In Branding, Better is Worse
Originally published in Applied Arts Magazine, 2015
3 MINUTE READ
“Better.” It must be one of the first words ever killed by advertising. One of the first of many verbal hooks whose original meaning has been beaten senseless by endless repetition, vague value propositions and all too frequently broken promises.
“Better” is a word that needs a tight contextual cage. It can only be about two things and they have to be from the same category: two cars, two laundry detergents, two take-out pizza places. Going broad with it — as in going from “we have a better widget repair service” to “with Global Widget Repair, everything is better” — leads quickly to meaninglessness.
Better is at best a very tactical tool, used to promote a product or service attribute. Could be price, could be a functional advantage of some kind, could be quality. Whatever it is, it needs to be easily proven. (Or else it ain’t really better, is it?)
Even with proof, better never lasts. Something better than your better inevitably comes along and suddenly your better is worse. And as you’ve already figured out, the same goes for faster, cleaner, tastier. It’s an unsustainable proposition.
Better is a slippery word, far too prone to euphemism. Take the current campaign for an IPTV provider, for instance. Its proposition is: “Better TV. Better Price.” So if it’s the price that’s better, then what you really mean is “cheaper” TV. Is the TV experience better because of the better price? Or do I just want it to be better because of the better price? Or is it better TV AND better price? Do I get both? And if “better” price is really “cheaper” price, then what constitutes “better” TV?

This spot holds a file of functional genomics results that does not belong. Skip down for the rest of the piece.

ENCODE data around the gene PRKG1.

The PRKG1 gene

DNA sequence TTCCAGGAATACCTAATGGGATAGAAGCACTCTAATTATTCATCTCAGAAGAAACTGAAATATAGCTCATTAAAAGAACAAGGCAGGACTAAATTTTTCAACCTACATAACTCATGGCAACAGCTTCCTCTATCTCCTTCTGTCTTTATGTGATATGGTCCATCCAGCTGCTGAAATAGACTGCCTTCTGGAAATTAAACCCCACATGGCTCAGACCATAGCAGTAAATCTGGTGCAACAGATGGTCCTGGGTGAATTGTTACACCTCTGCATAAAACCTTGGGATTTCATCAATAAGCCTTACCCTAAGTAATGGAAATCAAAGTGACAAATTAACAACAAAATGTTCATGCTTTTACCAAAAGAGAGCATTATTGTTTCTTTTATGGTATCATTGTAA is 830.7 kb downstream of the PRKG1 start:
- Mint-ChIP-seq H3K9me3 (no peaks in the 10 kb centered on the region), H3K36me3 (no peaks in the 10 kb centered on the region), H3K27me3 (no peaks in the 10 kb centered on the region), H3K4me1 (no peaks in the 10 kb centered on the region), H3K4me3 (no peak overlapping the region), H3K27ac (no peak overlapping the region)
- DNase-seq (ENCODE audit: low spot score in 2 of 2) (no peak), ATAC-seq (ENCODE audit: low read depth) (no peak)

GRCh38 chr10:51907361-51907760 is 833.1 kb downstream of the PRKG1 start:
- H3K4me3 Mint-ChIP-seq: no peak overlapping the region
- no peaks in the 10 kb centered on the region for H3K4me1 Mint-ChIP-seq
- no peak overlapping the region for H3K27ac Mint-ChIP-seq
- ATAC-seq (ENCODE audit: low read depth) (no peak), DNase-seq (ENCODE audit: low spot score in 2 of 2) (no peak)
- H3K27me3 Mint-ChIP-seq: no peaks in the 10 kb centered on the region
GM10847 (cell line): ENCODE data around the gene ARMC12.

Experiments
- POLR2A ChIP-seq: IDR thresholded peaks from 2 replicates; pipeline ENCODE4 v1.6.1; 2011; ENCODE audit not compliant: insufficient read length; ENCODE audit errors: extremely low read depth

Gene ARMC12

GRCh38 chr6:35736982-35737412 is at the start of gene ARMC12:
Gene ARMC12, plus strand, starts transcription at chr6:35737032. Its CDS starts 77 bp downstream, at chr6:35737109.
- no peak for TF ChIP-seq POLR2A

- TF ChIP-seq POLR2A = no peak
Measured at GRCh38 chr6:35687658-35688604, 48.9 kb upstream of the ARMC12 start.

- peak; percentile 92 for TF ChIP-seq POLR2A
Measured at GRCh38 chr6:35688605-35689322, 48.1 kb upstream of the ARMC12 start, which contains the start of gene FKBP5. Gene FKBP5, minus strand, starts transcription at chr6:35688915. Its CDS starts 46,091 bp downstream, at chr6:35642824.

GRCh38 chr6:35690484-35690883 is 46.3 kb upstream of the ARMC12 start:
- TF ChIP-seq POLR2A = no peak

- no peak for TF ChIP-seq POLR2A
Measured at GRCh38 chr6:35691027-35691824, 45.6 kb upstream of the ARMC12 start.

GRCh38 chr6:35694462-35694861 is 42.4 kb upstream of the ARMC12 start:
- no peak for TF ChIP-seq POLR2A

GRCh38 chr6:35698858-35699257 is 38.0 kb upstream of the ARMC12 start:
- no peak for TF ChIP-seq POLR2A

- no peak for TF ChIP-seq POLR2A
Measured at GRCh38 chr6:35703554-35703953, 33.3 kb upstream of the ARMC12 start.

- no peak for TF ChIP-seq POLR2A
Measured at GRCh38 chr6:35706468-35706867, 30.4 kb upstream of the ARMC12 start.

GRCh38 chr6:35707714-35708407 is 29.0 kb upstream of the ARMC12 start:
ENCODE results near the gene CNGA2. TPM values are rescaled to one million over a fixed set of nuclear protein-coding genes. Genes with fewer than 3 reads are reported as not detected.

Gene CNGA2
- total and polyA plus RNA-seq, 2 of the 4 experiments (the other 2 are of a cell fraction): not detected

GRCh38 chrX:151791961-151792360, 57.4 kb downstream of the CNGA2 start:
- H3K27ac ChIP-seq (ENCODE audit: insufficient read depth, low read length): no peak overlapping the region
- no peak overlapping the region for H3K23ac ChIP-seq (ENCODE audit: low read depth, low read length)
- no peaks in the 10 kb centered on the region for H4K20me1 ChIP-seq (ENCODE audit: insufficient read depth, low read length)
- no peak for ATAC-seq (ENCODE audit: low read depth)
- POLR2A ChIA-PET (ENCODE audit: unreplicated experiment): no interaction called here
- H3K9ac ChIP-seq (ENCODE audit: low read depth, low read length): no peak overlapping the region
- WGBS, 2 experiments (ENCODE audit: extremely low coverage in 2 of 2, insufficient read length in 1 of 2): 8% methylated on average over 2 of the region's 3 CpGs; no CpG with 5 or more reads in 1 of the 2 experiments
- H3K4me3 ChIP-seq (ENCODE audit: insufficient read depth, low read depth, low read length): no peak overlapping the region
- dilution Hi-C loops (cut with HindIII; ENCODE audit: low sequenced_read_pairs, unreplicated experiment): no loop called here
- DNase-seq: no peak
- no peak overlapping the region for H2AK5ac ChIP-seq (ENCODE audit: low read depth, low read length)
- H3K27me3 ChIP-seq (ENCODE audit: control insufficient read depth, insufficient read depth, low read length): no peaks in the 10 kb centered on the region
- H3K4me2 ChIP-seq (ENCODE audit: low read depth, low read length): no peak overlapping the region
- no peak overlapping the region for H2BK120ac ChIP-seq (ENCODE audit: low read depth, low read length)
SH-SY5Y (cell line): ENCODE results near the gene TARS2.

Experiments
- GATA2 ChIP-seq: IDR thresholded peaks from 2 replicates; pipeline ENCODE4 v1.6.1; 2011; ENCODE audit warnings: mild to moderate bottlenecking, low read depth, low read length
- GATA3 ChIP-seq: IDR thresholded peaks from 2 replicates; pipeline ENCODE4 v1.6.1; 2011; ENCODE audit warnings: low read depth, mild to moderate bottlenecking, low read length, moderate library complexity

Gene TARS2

Of course no one really wants to say they’re “cheaper.” “Better” price sounds better than “cheaper” price. That’s why price-driven brands promise something called “value,” a word whose headstone sits right next to better’s in the graveyard of murdered meaning.
It’s when “better” is used as the core brand proposition — the differentiator — that its weakness is fully exposed. Because it is such an overworked, meaningless word, using “better” as your brand position is a cop out. “Better” is what you say when you can’t think of anything better than “better.”
But “better” also has a hidden strength. Precisely because it is so relative, and so meaningless, it’s just as easy to defend as it is to challenge. “Better” coats your brand in a kind of semantic Teflon. It challenges people to prove that you’re not “better,” putting the burden of proof on their shoulders, not yours.
When the brand in question is a multibillion-dollar, many-tentacled enterprise like a telecom or a financial institution, it’s easy to hide behind “better” because it is the one with the bigger budget. The power of spending several millions getting the “better” message out there gives it the upper hand. It means that when a customer has a bad experience, it’s on their shoulders to make your brand eat its words. You don’t have to move a muscle.
The customer has to act first. The customer has to call to resolve the issue. The customer has to rail against the machine in search of justice. The customer can’t buy a billboard or a TV spot to make it known that things really aren’t better with you. Their tiny squeals are ultimately drowned out by the volume of your propaganda.
We are conditioned to big brands being liars; we almost expect it. So when they say they’re better, we automatically respond with cynicism.
Perhaps the worst offenders are not the big brands, but the brand experts who advise them. These are the people who should know better than anyone not to position themselves (let alone their clients) as “better.” Because they’re not making brands better. They’re making them worse.